GD's Deployable Cell on Wheels in Adams County, CO
GD’s Deployable Cell on Wheels in Adams County, CO

So, when we were within coverage [of the Band 14-connected Wi-Fi coverage bubbles], it was great. But, when we weren't, it was a problem. And this was all an issue of end devices. If we would have had 200 Band 14-enabled devices, it would not have been an issue.

ADCOM911 conducted a ceremony in June to announce the launch of its LTE network, but construction of the fixed system is not complete in the area around Dicks Sporting Goods Park, so Adams County opted to use the deployable unit from General Dynamics C4 Systems to provide Band 14 LTE coverage in the concert area, Brunswig said.

Having relevant applications to use and the requisite bandwidth to support them is a powerful combination for first responders, according to Chris Wergin, Intrados director of business programs for the company's government solutions division.

Having a private LTE network that can push a lot of bandwidth is great, but with no applications or a facility to operate from, you don't have a lot, Wergin said during an interview with IWCEs Urgent Communications. If you have a great network but no way to get on the [communications] highway, it doesn't provide you a lot. And the same could be said about having a platform like Thor, with a bunch of applications; if we can't access radio networks, phone networks or the Internet, were kind of dead in the water, as well. There are still some things we can do locally we can do, but that broader communications is tremendously valuable.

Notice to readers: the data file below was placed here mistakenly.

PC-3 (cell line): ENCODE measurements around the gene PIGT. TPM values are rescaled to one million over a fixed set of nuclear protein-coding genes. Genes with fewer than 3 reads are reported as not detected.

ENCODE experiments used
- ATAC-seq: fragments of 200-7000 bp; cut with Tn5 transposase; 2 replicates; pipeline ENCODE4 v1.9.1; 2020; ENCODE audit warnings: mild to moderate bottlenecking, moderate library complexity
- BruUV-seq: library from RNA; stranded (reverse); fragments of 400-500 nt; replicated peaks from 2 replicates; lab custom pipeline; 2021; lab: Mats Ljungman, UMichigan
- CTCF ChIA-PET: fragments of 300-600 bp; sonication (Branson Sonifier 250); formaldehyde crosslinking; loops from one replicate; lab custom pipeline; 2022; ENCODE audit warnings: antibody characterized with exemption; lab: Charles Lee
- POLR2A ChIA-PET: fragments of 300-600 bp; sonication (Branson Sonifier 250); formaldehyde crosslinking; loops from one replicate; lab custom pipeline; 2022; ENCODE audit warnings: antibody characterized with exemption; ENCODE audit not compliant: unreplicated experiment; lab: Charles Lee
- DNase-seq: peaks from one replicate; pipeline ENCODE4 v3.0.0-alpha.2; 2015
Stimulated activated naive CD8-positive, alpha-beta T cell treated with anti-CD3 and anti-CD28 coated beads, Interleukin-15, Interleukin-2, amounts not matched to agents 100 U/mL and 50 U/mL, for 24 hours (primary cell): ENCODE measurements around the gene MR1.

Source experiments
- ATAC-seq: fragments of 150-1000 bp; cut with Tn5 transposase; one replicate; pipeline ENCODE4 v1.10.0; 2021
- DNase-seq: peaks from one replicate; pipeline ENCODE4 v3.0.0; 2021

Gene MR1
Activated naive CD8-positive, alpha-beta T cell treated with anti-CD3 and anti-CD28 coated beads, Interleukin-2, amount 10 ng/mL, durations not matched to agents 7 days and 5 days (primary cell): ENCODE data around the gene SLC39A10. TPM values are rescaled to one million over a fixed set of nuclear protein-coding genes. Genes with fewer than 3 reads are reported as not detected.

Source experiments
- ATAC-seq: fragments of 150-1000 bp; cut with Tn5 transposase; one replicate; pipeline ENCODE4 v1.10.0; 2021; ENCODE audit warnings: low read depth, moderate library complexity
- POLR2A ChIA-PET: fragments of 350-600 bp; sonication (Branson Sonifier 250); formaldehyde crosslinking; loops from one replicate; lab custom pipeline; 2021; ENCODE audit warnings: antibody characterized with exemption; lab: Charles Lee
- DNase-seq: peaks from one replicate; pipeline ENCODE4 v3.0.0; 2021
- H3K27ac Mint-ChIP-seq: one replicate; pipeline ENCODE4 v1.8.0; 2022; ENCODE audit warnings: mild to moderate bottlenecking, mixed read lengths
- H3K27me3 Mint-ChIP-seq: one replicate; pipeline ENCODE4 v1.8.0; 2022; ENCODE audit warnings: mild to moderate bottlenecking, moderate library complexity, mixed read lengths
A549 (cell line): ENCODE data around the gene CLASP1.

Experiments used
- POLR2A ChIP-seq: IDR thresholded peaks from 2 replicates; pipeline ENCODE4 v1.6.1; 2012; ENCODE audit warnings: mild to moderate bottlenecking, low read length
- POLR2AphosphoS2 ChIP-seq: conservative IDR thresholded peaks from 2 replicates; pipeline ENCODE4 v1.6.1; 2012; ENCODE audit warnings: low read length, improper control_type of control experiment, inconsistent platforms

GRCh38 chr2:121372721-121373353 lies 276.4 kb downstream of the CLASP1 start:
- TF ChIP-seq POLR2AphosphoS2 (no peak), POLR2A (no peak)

When you put those two things togethera network and applications, as well as end-user devices it becomes an example where the whole is worth a lot more than the sum of the parts individually. We saw that [during the Phish concert].

Intrado will prepare an after-action report that can offer operational efficiencies for future events, as well the potential use of applications like video and facial-recognition technologies, Wergin said. Indeed, the company that operates Dicks Sporting Goods Park has a video-surveillance system that could be helpful to public-safety officials, and other potential collaborations could be mutually beneficial, he said.

In the future, what that might look like is a tighter bond between the public and private sectors, as well as integrating all of the tools, so that Blue Force Tracking is not just left to the first-responder community but also include private security, Wergin said. Then you start to get a broader picture.

From an incident-command perspective, what you always want is to broaden your situational awareness. You want your common operating picture to become as broad and as comprehensive as you can, because the more information you have, the better decisions that you make.

Pulford said he is confident that the private Band 14 system will support the desired video feeds referenced by Wergin and expressed optimism that future operations at such events will run even better as the Band 14 device market matures.

Once more devices get out there, we're excited to have the opportunity to run these kinds of events purely on the Band 14 side, he said.

Source: Donny Jackson, “Denver-area public safety realizes benefits of Adams County Band 14 LTE during local concert,” Urgent Communications, 9/26/2014